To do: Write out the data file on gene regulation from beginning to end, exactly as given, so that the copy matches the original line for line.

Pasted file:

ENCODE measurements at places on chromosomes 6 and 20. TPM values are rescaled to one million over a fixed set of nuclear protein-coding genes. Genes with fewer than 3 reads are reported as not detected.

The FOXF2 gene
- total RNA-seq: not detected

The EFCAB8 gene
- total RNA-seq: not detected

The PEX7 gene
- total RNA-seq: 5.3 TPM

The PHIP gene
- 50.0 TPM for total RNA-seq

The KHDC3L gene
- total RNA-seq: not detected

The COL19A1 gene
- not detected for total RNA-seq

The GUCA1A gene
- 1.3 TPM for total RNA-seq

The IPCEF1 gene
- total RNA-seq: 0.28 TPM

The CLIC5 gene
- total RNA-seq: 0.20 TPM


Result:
ENCODE measurements at places on chromosomes 6 and 20. TPM values are rescaled to one million over a fixed set of nuclear protein-coding genes. Genes with fewer than 3 reads are reported as not detected.

The FOXF2 gene
- total RNA-seq: not detected

The EFCAB8 gene
- total RNA-seq: not detected

The PEX7 gene
- total RNA-seq: 5.3 TPM

The PHIP gene
- 50.0 TPM for total RNA-seq

The KHDC3L gene
- total RNA-seq: not detected

The COL19A1 gene
- not detected for total RNA-seq

The GUCA1A gene
- 1.3 TPM for total RNA-seq

The IPCEF1 gene
- total RNA-seq: 0.28 TPM

The CLIC5 gene
- total RNA-seq: 0.20 TPM